Tricks & Traps Of Building & Pest Inspections

Posted on May 2, 2007 by | 0 Comments

Tim O'Dwyer M.B., LL.Bby Tim O’Dwyer M.A., LL.B Queensland Solicitor & Consumer Advocate watchdog@argonautlegal.com.au

Buyers and sellers alike are still being conned on building and pest inspection clauses in sales contracts. Meanwhile, the regulators do not seem to care about protecting consumers in this regard – especially when safety clauses are left out of contracts, or when dodgy ones are added.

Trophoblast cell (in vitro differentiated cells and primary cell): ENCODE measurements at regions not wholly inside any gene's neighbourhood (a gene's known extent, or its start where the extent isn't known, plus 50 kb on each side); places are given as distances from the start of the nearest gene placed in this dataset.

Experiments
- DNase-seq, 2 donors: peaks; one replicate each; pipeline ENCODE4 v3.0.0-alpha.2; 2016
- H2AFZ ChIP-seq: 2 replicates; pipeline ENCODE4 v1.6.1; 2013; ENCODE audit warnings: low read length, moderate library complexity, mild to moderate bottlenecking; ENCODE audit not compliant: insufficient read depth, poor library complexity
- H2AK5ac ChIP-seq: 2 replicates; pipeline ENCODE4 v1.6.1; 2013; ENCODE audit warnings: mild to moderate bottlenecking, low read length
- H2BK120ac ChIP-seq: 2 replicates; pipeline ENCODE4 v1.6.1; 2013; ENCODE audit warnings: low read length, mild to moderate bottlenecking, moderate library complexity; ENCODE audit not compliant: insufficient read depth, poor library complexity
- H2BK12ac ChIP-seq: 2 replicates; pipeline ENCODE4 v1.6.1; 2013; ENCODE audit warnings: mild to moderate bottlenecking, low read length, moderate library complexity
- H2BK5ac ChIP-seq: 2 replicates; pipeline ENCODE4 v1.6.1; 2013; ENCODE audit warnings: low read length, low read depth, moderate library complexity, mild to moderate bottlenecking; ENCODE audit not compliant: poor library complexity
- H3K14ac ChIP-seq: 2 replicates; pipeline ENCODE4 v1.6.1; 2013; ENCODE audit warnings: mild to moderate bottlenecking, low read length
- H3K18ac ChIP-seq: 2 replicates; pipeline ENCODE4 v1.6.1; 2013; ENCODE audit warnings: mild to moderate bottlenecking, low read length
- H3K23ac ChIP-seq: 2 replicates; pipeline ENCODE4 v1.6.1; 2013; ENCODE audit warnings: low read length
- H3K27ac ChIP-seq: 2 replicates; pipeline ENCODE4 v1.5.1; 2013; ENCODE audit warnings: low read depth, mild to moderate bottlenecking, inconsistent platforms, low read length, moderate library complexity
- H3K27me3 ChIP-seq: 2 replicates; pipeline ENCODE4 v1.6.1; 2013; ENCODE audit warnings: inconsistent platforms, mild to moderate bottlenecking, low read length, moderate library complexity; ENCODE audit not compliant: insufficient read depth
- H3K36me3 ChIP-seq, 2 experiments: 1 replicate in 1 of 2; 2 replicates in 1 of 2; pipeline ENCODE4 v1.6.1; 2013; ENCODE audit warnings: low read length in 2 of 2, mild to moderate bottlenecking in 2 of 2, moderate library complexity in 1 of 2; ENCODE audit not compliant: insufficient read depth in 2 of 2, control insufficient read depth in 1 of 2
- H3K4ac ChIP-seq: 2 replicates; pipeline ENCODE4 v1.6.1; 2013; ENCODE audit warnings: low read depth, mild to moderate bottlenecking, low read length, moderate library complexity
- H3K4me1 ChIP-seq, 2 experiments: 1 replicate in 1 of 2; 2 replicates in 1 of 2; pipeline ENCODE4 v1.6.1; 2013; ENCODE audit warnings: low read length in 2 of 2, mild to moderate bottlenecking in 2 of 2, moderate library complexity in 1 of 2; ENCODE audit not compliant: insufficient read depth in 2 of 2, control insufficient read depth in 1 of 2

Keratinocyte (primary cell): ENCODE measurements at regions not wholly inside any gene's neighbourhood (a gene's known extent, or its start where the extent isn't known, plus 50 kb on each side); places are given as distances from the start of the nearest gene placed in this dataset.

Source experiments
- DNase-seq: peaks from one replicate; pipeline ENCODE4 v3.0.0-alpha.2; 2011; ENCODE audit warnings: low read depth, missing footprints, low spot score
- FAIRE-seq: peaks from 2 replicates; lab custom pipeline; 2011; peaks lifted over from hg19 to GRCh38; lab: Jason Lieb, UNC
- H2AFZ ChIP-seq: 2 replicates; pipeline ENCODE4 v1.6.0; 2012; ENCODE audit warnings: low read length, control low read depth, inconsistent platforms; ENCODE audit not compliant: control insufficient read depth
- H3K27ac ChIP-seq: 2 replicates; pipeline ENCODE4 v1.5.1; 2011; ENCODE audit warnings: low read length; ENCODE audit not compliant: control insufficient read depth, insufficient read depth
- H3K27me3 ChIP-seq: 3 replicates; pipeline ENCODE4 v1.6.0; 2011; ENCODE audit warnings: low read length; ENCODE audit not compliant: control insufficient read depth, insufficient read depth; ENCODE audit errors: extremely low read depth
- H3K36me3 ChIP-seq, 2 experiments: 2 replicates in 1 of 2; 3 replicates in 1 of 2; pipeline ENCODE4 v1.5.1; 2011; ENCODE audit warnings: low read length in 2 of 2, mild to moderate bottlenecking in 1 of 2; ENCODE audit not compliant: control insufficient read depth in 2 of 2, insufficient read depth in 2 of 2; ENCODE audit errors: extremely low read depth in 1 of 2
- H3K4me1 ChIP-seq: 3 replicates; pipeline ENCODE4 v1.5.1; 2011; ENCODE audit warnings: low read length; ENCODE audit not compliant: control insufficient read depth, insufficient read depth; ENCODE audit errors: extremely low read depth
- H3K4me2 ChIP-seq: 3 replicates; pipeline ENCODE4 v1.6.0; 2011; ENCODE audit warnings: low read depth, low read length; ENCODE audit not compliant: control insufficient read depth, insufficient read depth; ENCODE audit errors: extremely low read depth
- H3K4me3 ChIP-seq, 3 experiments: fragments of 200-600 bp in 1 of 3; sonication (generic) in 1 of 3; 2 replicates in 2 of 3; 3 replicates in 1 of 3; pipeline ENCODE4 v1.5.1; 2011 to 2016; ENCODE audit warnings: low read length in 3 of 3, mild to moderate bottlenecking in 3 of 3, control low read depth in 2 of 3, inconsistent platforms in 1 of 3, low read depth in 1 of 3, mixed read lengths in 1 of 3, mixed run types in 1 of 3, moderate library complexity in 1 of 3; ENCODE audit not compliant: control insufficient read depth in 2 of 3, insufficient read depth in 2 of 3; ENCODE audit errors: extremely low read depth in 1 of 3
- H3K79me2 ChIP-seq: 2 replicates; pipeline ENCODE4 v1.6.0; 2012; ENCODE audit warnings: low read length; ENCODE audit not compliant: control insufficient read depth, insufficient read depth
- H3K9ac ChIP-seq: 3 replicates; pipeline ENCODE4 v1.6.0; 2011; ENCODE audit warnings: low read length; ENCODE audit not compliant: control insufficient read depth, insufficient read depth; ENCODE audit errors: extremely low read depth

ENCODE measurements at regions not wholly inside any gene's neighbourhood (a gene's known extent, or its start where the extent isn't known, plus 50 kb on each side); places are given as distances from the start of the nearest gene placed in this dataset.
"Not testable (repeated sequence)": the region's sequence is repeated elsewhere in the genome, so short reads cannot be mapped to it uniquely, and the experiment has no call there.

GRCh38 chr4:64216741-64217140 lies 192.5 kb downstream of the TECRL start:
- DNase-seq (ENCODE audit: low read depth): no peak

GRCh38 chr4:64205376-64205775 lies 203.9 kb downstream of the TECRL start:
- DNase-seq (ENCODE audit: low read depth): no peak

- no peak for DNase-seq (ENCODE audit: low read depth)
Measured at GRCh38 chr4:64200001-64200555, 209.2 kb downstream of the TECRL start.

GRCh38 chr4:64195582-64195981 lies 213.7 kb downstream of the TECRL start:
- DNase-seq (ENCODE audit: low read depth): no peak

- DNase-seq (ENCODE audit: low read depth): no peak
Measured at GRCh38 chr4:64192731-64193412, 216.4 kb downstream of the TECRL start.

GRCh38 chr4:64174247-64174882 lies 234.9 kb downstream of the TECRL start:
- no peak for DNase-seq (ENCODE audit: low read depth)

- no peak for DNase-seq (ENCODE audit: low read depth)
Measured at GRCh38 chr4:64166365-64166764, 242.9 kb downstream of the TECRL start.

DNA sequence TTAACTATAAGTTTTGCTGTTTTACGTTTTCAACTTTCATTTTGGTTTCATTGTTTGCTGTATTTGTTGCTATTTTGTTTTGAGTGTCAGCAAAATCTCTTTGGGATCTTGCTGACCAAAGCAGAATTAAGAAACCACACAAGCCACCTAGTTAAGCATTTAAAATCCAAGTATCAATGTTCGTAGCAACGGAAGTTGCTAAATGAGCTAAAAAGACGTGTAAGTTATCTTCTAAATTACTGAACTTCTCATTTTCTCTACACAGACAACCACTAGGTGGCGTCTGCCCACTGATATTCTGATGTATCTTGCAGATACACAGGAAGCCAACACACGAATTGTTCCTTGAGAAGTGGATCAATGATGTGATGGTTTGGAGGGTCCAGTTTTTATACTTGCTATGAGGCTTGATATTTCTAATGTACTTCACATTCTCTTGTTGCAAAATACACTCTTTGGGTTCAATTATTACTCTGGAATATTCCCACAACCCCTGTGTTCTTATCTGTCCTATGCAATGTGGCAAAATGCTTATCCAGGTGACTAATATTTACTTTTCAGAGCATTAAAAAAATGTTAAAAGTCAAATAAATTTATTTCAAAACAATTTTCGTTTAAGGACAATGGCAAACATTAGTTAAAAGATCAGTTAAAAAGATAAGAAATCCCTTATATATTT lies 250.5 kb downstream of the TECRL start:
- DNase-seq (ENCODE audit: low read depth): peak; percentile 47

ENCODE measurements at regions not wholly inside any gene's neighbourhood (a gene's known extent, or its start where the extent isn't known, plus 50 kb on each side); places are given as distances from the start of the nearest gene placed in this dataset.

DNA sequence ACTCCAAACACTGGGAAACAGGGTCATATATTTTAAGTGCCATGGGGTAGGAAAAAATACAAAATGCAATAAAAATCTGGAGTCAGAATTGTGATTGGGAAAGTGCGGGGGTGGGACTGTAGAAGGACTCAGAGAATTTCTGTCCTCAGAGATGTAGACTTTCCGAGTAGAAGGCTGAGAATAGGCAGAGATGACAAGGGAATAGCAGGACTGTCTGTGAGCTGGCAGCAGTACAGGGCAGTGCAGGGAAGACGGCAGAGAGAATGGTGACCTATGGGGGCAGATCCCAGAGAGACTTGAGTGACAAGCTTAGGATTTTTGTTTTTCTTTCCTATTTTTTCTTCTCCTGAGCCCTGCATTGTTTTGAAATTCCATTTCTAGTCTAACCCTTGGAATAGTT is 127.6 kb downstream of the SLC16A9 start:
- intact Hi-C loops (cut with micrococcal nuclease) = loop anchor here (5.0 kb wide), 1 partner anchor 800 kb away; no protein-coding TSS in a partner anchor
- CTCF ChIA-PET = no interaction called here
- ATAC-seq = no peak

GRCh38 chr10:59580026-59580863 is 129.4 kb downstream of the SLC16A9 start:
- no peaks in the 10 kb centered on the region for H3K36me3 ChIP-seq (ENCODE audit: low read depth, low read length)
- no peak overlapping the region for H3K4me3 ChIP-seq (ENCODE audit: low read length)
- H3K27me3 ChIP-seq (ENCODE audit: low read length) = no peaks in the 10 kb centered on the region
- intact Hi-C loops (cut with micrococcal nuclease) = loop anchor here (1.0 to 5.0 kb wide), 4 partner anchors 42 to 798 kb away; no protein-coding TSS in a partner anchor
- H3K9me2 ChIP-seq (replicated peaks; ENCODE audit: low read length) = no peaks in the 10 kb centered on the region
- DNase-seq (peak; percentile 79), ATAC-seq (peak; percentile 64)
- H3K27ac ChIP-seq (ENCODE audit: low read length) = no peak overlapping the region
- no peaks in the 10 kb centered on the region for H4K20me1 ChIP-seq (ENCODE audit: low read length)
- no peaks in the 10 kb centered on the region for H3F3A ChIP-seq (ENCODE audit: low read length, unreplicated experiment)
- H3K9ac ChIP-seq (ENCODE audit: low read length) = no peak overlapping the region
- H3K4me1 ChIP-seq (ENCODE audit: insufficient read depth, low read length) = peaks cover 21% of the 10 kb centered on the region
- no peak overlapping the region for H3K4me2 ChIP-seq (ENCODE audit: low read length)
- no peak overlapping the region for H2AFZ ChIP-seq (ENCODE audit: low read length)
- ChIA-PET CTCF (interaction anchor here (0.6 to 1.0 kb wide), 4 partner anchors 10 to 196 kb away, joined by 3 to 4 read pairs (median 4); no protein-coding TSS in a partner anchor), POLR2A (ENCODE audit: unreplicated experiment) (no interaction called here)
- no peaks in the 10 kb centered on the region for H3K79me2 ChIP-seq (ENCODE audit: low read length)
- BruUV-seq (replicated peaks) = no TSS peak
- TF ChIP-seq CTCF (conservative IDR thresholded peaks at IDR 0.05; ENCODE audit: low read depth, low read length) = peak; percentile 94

Beware of building and pest inspection clauses limited to the house only – which means you accept the state of fences, retaining walls, garages, carports, swimming-pools etc. Particularly watch out for bogus building clauses cunningly restricted to “serious structural defects”. These clauses are worthless, and deceptively designed to bind you to a contract no matter how unsatisfactory your reports turn out. Why? Because building inspectors are not qualified or expected (under Australian Standard 4349.1 – 1995) to report on “structural defects” … serious or otherwise. Structural engineers, not building inspectors, determine issues of structure.


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